Marie Hall

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Marie Hall
Background information
Born(1884-04-08)8 April 1884
Died11 November 1956(1956-11-11) (aged 72)
Marie Hall, from a 1907 publication.

Marie Pauline Hall (8 April 1884 – 11 November 1956) was an English violinist.[1][2][3]


Hall was born in Newcastle upon Tyne, England. She received her first lessons from her father, who was a harpist in the orchestra of the Carl Rosa Opera Company. She also studied with a local teacher, Hildegarde Werner. Hall's family moved around the country with her father and spent some years in Guarlford, a small village near Malvern. When she was nine, Émile Sauret heard her play, and she gained one of the recently instituted Wessely Exhibitions at the Royal Academy of Music, London: but owing to her father's lack of means she did not take it up.[1][4]

She continued to study under several well known teachers, including a year with Edward Elgar in 1894 aged 10, August Wilhelmj in London in 1896, and Max Mossel [nl] in Birmingham in 1898.[5] The story goes that a clergyman found her in a half-starved condition playing for coppers in the streets of Bristol, took her to London and with the assistance of some friends—including W. Ebsworth Hill of the renowned violin makers W.E. Hill & Sons, composer Jane Roeckel and philanthropist Philip Napier Miles[6]—placed her in a position to receive lessons from Professor Johann Kruse[7] (who had studied with Joachim) in 1900.[4] In 1901, upon the advice of Jan Kubelík, she went to study under his former tutor Otakar Ševčík in Prague.[4] [8]

Hall played for the first time in Prague in November 1902, Vienna in January 1903, and made her London début on 16 February 1903 aged nineteen with Henry Wood at St James's Hall. The demanding programme included Paganini's first concerto, the Tchaikovsky concerto and Henryk Wieniawski's Fantaisie Brillante on themes from Faust.[9][10] She scored a success in all these places.[11] She made an international concert tour in 1904, playing in Germany, Canada, America and Australia,[11] including an impromptu concert in a large marquee in Fiji with a particularly badly-tuned piano.[12]

She made a tour through South Africa in 1910, for which she received £10,000 ($50,000) said at the time to be the largest ever paid to a violinist.[13]

She possessed a technique that she believed was due to Ševčík's teaching. While she appeared to be not very strong physically, Hall proved herself strong enough to go on long tours and perform exacting programs without fatigue.

Ralph Vaughan Williams completed The Lark Ascending with Hall's assistance, and dedicated it to her. She gave the first public performances, that for violin and piano at a concert of the Avonmouth and Shirehampton Choral Society on 15 December 1920, and that for violin and orchestra at the Queen's Hall with the British Symphony Orchestra under Adrian Boult on 14 June 1921.[14] She owned and played one of the two Viotti Stradivarius violins.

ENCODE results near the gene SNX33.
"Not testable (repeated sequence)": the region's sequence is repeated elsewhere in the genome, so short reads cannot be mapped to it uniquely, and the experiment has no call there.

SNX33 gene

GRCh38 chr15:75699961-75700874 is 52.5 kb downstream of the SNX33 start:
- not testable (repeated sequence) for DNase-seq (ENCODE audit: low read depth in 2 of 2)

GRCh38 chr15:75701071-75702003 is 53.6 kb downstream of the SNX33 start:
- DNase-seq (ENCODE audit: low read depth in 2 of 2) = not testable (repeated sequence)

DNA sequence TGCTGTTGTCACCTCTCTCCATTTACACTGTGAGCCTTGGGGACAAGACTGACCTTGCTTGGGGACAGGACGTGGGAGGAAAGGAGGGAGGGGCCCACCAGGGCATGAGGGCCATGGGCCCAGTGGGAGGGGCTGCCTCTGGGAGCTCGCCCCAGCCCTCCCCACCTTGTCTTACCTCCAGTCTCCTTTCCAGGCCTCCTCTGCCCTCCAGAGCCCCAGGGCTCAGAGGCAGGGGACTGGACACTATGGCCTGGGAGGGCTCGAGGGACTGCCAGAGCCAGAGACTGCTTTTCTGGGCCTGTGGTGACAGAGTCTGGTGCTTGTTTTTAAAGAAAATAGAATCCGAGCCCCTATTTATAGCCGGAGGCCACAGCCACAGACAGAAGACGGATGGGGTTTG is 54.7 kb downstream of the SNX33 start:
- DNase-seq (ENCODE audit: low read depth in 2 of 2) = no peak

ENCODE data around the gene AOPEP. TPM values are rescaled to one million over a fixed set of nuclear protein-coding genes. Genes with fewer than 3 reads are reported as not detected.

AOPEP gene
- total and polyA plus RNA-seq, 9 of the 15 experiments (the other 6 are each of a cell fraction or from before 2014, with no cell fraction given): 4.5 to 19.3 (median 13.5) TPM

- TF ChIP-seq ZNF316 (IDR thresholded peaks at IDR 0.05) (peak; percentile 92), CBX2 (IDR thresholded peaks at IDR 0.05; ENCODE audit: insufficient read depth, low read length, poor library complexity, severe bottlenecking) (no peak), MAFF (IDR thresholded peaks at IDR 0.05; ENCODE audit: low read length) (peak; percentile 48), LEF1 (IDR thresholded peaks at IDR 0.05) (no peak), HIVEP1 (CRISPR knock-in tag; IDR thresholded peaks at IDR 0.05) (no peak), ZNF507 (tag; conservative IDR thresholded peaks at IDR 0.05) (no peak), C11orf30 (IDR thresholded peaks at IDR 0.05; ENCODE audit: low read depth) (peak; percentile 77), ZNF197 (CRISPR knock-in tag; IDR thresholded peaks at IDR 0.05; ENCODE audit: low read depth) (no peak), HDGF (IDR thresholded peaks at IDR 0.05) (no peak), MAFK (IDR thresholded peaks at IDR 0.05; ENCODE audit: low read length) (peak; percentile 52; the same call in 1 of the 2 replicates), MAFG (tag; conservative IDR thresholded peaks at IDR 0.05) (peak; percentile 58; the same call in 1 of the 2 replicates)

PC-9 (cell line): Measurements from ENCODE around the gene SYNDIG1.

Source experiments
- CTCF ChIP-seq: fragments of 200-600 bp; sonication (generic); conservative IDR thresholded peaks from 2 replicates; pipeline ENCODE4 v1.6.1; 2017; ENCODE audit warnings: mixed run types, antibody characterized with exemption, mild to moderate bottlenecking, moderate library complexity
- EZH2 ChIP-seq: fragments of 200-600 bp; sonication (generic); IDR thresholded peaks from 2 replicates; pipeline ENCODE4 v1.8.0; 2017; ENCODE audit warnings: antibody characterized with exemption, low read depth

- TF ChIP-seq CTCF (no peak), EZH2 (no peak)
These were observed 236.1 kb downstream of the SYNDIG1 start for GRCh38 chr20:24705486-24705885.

In 1916, she recorded an abridged version of the Elgar Violin Concerto with the composer conducting.

Hall has been described as "perhaps the most successful woman violinist of any during the pre-war period, a truly international celebrity,” [9] and as "a very charming woman, very small and jolly and with a great sense of humour. She was also extremely generous."[11] She died in Cheltenham on 11 November 1956.

The 1709 Stradivarius violin which she played for more than 50 years, now known as the "Marie Hall Stradivarius,” was sold at Sotheby's in April 1988 for a record £473,000 to an anonymous South American bidder.[15]

Personal life[edit]

In 1911, Hall married her business manager Edward Baring; they settled in Cheltenham and had one child, Pauline.[1] For the last years of her life she lived in Cheltenham in a large Victorian villa, "Inveresk", in Eldorado Road.[citation needed]


  1. ^ a b c Haig-Whiteley, Jean M. (2006) [2004]. "Hall, Marie Pauline". Oxford Dictionary of National Biography (online ed.). Oxford University Press. doi:10.1093/ref:odnb/38575. (Subscription or UK public library membership required.)
  2. ^ Gillett, Paula, Musical Women in England 1870–1914, Macmillan, 2000, pp. 69-73
  3. ^ Cuthbert, Hadden J. (1914). Modern Musicians. London & Edinburgh: T. N. Foulis.
  4. ^ a b c Cuthbert 1914, p. 178.
  5. ^ Cuthbert 1914, p. 177.
  6. ^ NA, NA; Gillett, Paula (7 July 2000). Musical Women in England, 1870-1914: Encroaching on All Man's Privileges. Springer. ISBN 978-0-312-29934-7.
  7. ^ "Kruse, Johann Secundus, 1859–1927". snac. Retrieved 20 November 2019.
  8. ^ Smith, H Nevill (July 1904). "A Few Words With Professor Sevcik". The Etude. Retrieved 20 November 2019.
  9. ^ a b Hornby, Emma; Maw, David Nicholas, eds. (2010). Essays on the History of English Music in Honour of John Caldwell: Sources, Style, Performance, Historiography. Boydell & Brewer. pp. 237–8, 245. ISBN 978-1-84383-535-6.
  10. ^ Cuthbert 1914, pp. 181–2.
  11. ^ a b c "GHG Marie Hall".
  12. ^ Cuthbert 1914, pp. 180–181.
  13. ^ "The World of Music". The Etude. May 1910. Retrieved 20 November 2019.
  14. ^ Kennedy, Michael: A Catalogue of the Works of Ralph Vaughan Williams; OUP, 1982, p.87
  15. ^ Malvern Gazette